UPDATED: The Town of New Glasgow has provided The News with some more information to clarify the nature of the responses they received related to the request by the New Glasgow Farmer's Market to hold an event downtown.
New Glasgow Mayor Nancy Dicks said the town sent 60 letters to businesses on Provost and Archimedes Street asking for their opinion on having a temporary closure of a portion of downtown to hold a Market to Mainstreet event. Only those businesses that are open on Saturdays were delivered letters. The town received 10 responses. Of those responses, seven were opposed and three were in favour. None of those formal responses contained profanity.
The profanity that Councillor John Guthro referred to at the Monday night council meeting was in fact from a screenshot from a social media post that had been made by a downtown business owner and had been included along with a letter the town had received from the Farmer's Market which showed some of the negative comments from social media.
NEW GLASGOW, N.S. - After receiving overwhelmingly negative comments from downtown business owners, New Glasgow council has voted to reject a request by the New Glasgow Farmers’ Market to hold an event that would have temporarily closed a portion of one downtown street.
The New Glasgow Farmers’ Market had requested the temporary closure so organizers could transform it into an outdoor restaurant with food that comes from market vendors in an event called Market to Mainstreet. The event would have been a fundraiser for the market.
Kristi Russell, market manager, had organized the same event in 2016, which drew about 160 people and received positive feedback. Russell said she had calls from other towns across Canada and even the City of Vancouver asking about how it had worked and how they could replicate it.
But it turns out other downtown business owners weren’t as enthused, and when letters were sent out asking for their input on holding the event again, the majority were adamantly opposed.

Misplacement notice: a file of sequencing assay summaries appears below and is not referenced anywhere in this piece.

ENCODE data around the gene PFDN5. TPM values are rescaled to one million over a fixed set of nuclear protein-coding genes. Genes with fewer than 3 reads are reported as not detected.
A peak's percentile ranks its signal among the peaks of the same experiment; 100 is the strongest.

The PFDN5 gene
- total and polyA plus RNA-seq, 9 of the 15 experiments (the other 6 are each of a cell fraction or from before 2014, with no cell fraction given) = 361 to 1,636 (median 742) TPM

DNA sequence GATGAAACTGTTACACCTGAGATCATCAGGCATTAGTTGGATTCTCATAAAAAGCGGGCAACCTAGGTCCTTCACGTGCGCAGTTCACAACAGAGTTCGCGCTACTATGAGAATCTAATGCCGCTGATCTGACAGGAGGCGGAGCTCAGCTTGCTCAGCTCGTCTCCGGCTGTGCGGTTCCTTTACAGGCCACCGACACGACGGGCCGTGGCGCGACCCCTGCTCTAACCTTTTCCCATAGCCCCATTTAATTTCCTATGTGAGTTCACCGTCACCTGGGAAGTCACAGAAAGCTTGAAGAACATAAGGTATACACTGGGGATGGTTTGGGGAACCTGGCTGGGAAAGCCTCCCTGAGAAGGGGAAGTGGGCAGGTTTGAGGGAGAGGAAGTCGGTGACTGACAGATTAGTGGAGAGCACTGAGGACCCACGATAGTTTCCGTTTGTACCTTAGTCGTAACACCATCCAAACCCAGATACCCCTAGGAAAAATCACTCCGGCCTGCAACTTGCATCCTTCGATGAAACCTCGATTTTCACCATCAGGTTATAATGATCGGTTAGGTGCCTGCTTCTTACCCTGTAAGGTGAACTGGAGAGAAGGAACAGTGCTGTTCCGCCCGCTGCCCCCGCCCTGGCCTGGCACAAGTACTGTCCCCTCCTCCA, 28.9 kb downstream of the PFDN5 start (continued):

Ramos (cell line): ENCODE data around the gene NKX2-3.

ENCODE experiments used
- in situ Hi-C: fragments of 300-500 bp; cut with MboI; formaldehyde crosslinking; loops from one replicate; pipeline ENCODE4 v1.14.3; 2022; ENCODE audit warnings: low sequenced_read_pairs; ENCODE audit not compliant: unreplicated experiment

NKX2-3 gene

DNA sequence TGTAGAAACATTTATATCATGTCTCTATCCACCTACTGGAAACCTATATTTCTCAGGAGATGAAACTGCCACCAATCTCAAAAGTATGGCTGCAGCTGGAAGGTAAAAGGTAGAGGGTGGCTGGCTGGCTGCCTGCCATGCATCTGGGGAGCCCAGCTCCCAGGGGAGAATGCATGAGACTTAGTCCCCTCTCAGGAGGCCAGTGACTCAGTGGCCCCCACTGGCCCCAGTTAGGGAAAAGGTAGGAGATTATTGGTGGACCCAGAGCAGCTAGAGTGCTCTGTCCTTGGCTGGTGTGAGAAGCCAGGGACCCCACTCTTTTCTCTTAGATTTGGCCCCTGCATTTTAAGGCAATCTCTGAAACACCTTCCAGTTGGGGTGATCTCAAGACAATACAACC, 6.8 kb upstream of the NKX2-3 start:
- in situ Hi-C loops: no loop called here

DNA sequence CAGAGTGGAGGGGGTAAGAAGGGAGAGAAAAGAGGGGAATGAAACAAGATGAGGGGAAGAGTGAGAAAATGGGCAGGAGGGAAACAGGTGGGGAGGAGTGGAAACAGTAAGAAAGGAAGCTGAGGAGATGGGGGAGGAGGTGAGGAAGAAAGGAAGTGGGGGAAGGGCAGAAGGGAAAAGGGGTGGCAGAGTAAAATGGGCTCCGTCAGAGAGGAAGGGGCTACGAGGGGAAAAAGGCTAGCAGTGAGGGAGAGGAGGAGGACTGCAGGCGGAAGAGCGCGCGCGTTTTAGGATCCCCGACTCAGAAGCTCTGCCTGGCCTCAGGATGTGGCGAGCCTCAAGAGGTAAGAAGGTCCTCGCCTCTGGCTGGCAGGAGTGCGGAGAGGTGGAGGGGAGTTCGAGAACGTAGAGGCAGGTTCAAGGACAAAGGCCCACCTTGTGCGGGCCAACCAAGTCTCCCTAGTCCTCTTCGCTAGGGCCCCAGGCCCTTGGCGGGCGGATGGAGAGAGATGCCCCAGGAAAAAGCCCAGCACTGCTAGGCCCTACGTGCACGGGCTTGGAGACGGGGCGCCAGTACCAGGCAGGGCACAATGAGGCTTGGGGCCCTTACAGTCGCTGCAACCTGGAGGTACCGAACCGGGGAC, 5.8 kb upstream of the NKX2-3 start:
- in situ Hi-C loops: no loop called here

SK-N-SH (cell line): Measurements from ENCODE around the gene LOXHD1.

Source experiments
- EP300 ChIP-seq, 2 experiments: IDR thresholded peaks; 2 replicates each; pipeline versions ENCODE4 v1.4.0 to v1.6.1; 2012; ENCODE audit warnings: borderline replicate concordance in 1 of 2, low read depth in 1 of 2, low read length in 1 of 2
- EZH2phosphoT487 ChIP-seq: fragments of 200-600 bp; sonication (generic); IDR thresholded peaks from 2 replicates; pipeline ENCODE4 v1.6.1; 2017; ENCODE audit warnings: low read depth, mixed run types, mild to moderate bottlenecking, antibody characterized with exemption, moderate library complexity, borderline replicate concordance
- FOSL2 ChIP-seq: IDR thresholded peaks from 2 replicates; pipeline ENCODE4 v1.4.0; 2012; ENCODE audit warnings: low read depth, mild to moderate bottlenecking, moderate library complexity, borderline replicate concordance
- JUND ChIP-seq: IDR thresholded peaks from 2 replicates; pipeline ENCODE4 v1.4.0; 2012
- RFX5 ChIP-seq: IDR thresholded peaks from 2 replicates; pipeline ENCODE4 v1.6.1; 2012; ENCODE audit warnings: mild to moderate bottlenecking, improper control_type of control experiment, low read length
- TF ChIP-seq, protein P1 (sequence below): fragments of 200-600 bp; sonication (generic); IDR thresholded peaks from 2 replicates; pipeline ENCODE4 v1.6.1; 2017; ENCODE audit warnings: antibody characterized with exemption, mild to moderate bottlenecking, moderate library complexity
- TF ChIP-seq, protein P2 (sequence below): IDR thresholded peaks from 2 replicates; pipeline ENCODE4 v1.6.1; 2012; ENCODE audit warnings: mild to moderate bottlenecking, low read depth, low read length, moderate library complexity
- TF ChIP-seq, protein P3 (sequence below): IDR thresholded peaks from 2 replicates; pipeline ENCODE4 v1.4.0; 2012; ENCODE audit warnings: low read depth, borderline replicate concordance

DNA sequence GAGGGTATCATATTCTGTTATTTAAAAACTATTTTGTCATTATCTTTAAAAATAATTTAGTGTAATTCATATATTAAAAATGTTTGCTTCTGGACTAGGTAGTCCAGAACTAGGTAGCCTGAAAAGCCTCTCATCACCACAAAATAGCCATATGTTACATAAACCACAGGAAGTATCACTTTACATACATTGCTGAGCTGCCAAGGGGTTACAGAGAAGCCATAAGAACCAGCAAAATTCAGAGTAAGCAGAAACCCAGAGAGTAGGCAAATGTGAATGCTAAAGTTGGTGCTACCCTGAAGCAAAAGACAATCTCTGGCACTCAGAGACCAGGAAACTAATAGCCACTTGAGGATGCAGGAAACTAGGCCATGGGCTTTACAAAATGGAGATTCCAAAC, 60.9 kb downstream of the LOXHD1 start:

Coun. John Guthro requested the feedback they received not be made public because it would reflect poorly on the business owners who wrote them.
“To be honest with you, it’s quite embarrassing some of the comments,” Guthro said.
One of the concerns expressed in the letters was the fact that it would reduce access to the downtown businesses while the event was happening.
“There’s also the very clear message that many downtown businesses hold a very negative opinion of our farmers market, which I think is probably the most troubling,” said Mayor Nancy Dicks. “To my understanding they don’t understand that the farmers market is part of downtown.”
She said it’s clear there are some issues that need to be mended.
In a split vote, council ultimately decided to listen to the concerns of the businesses that had responded and reject the request.
“I think we’d be remiss if we didn’t take their opinions seriously and vote accordingly,” said Coun. Joe MacDonald.
Coun. Frank Proudfoot suggested the market might be able to hold the event in another location, but town staff said if that were the case, they would need to come back to council if they wanted to use another piece of town property.
Russell said in an interview with The News on Tuesday, Jan. 22 that she was disappointed to learn of council’s decision, but said they will explore other options to make sure that the fundraising event goes ahead in one form or another.
It’s disappointing, though, to not be able to hold it downtown because the location allowed them to make a visual representation of the rural to urban connection, she said.
She said it was also disheartening to hear about an overall negativity towards the farmers’ market by downtown business owners. She believes that there may be misconceptions about the market, including the false assumption that it is an extension of the town. In reality, they pay rent to use the facilities and only have the same access to the town parking lot that neighbours their location as any other downtown business.